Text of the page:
The 7 B’s of Attachment Parenting

Attachment parenting refers to a style of parenting that seeks to bring out the best in the baby and the parents. The 7 B’s of attachment parenting serve as tools for parents to build strong and secure attachments with your kids.

Birth Bonding
refers to the way parents bond with their kids following the birth of the kid. The period following the birth of the kid is a sensitive period when the mother and the baby want to be close to each other. This attachment fosters the natural and biological bonding between the kid and the mother.

If a medical complications forces you to keep your baby away from you for a while, ensure that you catch up on the bonding as soon as possible. However Birth Bonding is not a “now-or-never” concept. It acts as headstart in building strong attachment in the years to come.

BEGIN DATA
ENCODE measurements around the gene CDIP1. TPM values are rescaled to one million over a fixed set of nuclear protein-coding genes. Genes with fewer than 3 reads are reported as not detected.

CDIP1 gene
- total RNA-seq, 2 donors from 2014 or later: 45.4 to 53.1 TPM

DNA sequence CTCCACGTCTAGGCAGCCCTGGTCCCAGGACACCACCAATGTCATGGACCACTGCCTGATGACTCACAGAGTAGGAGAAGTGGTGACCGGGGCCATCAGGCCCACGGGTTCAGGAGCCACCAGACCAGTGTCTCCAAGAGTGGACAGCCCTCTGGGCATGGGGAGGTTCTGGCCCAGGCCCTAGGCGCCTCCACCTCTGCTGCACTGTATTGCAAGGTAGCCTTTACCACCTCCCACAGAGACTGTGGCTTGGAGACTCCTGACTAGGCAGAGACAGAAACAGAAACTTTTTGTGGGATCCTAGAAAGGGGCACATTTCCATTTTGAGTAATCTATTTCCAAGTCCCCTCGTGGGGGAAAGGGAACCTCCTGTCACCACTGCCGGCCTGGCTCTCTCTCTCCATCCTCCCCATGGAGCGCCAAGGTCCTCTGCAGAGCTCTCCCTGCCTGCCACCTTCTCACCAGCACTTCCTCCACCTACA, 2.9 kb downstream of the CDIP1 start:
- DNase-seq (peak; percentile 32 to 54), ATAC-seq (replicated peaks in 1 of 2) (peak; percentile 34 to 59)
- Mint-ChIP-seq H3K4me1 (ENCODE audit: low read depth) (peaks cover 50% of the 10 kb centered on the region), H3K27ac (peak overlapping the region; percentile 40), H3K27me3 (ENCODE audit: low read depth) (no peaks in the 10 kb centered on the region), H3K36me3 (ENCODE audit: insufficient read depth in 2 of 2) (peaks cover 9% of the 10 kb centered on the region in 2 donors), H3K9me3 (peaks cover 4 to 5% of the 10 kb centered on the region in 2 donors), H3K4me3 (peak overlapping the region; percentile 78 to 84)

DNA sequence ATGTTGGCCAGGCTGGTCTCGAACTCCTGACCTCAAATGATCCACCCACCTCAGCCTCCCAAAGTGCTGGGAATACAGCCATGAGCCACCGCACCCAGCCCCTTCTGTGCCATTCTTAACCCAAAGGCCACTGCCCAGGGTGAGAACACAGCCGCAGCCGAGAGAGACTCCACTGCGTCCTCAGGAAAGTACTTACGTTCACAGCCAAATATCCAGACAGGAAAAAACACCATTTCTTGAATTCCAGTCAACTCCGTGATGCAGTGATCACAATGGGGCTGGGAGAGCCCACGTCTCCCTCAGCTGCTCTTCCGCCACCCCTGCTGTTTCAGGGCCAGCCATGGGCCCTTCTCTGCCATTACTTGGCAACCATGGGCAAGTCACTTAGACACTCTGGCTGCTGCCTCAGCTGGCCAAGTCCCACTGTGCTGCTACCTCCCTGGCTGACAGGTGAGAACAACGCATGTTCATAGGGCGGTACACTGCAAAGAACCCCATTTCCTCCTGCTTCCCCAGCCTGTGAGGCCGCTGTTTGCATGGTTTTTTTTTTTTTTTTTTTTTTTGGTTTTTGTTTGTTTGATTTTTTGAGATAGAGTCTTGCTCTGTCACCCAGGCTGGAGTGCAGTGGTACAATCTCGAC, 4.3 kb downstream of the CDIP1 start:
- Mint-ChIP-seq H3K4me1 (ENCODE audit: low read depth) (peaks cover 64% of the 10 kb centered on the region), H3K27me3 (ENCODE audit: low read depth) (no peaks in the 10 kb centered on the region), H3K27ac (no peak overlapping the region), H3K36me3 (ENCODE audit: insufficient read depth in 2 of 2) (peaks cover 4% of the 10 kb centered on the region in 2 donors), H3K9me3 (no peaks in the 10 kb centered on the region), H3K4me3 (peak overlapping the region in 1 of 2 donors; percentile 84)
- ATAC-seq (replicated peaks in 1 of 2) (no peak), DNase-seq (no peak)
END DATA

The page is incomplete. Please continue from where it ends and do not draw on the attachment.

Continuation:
Breastfeeding is another tool of attachment parenting. Breast milk is highly nutritious and these nutrients are not available in the manufactured milk. Breastfeeding as an exercise of babyreading, builds a strong bond between the baby and the mother by stimulating the secretion of prolactin and oxytocin.

Babywearing promotes closeness and familiarity between you and your baby. A baby feels secure in the arms of the parent and learns better about the environment. Such babies are less fussy.

Bedding close to your baby adds nighttime for parents to reconnect with their kids who may not be able to spend ample time with kids during day due to work. Co-sleeping reduces nighttime separation anxiety. Your physical closeness to the baby is a reassurance for the baby that she is secure and loved.

Baby’s cry is a means of communication and shows the responsiveness of the mother towards the baby. Gradually parents learn the language of the baby’s cry and response appropriately to the baby’s needs.

Baby Trainers teach rigid and extreme styles of parenting. However beware of them. Convenience parenting creates a rift between you and your child which may be difficult to bridge later.

Balance between your needs and your baby’s need is essential to strike. It is necessary to strike a balance and learn to say “no” when required.



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